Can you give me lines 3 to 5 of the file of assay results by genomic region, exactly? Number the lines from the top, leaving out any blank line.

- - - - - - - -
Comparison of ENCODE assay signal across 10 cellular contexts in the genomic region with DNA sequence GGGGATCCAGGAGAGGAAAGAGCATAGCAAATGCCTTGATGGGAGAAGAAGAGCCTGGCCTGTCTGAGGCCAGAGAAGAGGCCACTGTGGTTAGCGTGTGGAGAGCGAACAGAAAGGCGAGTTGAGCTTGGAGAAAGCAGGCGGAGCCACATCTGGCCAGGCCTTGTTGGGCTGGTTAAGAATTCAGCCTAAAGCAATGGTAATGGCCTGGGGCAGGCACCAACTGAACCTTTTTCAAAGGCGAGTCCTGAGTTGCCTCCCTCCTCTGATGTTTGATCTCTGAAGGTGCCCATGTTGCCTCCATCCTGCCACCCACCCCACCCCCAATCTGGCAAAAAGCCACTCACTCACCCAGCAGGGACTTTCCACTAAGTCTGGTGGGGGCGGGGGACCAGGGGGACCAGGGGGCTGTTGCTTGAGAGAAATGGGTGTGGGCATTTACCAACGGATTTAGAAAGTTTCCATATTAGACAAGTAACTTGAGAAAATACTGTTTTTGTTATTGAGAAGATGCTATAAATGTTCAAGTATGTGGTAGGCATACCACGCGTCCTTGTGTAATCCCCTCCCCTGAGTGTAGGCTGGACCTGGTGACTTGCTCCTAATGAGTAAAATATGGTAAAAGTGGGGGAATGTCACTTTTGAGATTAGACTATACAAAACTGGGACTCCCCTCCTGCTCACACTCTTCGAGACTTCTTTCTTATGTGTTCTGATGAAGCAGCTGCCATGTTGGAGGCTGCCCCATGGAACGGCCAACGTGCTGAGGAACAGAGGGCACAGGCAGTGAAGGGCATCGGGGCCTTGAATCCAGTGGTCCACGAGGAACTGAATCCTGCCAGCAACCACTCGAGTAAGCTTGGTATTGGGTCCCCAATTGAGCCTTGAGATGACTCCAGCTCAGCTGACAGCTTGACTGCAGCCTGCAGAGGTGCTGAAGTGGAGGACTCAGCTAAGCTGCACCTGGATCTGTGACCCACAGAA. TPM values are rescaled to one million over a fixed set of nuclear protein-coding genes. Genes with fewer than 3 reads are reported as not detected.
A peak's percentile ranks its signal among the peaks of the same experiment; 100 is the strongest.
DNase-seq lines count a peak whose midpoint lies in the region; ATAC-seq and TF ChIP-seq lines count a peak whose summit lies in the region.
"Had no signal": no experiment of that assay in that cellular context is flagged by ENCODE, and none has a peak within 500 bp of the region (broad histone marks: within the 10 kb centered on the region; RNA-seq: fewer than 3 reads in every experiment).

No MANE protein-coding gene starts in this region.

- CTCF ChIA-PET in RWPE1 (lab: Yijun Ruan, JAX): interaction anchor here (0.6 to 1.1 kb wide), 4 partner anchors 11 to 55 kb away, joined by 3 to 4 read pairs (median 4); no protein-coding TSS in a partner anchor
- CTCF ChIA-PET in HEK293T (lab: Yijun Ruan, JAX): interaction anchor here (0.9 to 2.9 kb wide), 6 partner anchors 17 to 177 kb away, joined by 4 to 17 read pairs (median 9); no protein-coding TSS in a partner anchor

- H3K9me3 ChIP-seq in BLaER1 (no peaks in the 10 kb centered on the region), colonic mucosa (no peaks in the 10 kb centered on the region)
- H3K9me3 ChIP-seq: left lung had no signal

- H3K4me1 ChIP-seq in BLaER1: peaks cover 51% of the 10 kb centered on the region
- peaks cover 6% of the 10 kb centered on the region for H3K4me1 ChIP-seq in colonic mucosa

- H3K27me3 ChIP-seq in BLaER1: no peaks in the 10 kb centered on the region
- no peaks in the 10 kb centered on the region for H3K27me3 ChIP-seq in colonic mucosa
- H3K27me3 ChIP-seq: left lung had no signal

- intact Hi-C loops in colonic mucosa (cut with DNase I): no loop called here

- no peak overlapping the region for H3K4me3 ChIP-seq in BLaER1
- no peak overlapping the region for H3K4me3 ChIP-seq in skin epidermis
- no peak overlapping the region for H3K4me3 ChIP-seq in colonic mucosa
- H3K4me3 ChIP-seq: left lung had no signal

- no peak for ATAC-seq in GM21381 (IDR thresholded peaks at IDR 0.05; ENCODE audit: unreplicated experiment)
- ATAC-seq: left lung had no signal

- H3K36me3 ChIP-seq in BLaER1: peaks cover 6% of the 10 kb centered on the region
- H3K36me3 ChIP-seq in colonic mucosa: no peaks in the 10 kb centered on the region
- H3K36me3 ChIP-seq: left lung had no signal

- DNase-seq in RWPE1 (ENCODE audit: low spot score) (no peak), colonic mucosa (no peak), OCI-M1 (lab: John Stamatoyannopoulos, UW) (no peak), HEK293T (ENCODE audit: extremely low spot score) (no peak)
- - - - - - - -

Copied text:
DNase-seq lines count a peak whose midpoint lies in the region; ATAC-seq and TF ChIP-seq lines count a peak whose summit lies in the region.
"Had no signal": no experiment of that assay in that cellular context is flagged by ENCODE, and none has a peak within 500 bp of the region (broad histone marks: within the 10 kb centered on the region; RNA-seq: fewer than 3 reads in every experiment).

No MANE protein-coding gene starts in this region.